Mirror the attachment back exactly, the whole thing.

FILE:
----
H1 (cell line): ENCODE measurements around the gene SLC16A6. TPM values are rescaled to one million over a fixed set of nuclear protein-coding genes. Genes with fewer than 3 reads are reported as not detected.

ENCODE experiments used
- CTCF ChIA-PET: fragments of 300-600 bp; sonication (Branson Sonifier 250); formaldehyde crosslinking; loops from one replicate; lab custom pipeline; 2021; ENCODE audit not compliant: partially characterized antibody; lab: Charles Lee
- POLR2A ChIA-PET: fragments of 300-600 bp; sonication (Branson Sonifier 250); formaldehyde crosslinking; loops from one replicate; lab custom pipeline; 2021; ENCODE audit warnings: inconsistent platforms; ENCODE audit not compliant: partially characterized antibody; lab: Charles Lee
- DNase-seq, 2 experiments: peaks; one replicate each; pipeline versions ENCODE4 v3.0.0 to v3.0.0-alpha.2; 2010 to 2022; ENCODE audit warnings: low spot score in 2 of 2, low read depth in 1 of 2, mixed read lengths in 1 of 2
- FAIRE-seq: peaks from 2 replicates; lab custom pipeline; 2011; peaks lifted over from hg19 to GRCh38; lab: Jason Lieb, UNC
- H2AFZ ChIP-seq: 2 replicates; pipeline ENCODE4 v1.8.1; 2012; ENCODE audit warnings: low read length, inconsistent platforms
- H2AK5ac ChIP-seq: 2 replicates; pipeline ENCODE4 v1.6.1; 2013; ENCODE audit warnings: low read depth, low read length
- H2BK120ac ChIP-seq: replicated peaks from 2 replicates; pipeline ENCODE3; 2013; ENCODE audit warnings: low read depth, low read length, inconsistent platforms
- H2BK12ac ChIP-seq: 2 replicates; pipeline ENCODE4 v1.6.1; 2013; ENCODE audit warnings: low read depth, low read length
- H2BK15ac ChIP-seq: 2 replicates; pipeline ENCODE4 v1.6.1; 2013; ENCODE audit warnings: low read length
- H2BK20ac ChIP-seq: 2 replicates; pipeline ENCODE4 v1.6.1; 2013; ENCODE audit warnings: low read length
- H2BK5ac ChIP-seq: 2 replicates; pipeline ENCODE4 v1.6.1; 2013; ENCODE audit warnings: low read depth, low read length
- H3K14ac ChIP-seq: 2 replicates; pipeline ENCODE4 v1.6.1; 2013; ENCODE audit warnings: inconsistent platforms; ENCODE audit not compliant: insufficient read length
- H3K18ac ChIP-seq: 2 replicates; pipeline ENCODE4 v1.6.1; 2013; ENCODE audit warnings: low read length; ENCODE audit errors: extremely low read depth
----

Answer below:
H1 (cell line): ENCODE measurements around the gene SLC16A6. TPM values are rescaled to one million over a fixed set of nuclear protein-coding genes. Genes with fewer than 3 reads are reported as not detected.

ENCODE experiments used
- CTCF ChIA-PET: fragments of 300-600 bp; sonication (Branson Sonifier 250); formaldehyde crosslinking; loops from one replicate; lab custom pipeline; 2021; ENCODE audit not compliant: partially characterized antibody; lab: Charles Lee
- POLR2A ChIA-PET: fragments of 300-600 bp; sonication (Branson Sonifier 250); formaldehyde crosslinking; loops from one replicate; lab custom pipeline; 2021; ENCODE audit warnings: inconsistent platforms; ENCODE audit not compliant: partially characterized antibody; lab: Charles Lee
- DNase-seq, 2 experiments: peaks; one replicate each; pipeline versions ENCODE4 v3.0.0 to v3.0.0-alpha.2; 2010 to 2022; ENCODE audit warnings: low spot score in 2 of 2, low read depth in 1 of 2, mixed read lengths in 1 of 2
- FAIRE-seq: peaks from 2 replicates; lab custom pipeline; 2011; peaks lifted over from hg19 to GRCh38; lab: Jason Lieb, UNC
- H2AFZ ChIP-seq: 2 replicates; pipeline ENCODE4 v1.8.1; 2012; ENCODE audit warnings: low read length, inconsistent platforms
- H2AK5ac ChIP-seq: 2 replicates; pipeline ENCODE4 v1.6.1; 2013; ENCODE audit warnings: low read depth, low read length
- H2BK120ac ChIP-seq: replicated peaks from 2 replicates; pipeline ENCODE3; 2013; ENCODE audit warnings: low read depth, low read length, inconsistent platforms
- H2BK12ac ChIP-seq: 2 replicates; pipeline ENCODE4 v1.6.1; 2013; ENCODE audit warnings: low read depth, low read length
- H2BK15ac ChIP-seq: 2 replicates; pipeline ENCODE4 v1.6.1; 2013; ENCODE audit warnings: low read length
- H2BK20ac ChIP-seq: 2 replicates; pipeline ENCODE4 v1.6.1; 2013; ENCODE audit warnings: low read length
- H2BK5ac ChIP-seq: 2 replicates; pipeline ENCODE4 v1.6.1; 2013; ENCODE audit warnings: low read depth, low read length
- H3K14ac ChIP-seq: 2 replicates; pipeline ENCODE4 v1.6.1; 2013; ENCODE audit warnings: inconsistent platforms; ENCODE audit not compliant: insufficient read length
- H3K18ac ChIP-seq: 2 replicates; pipeline ENCODE4 v1.6.1; 2013; ENCODE audit warnings: low read length; ENCODE audit errors: extremely low read depth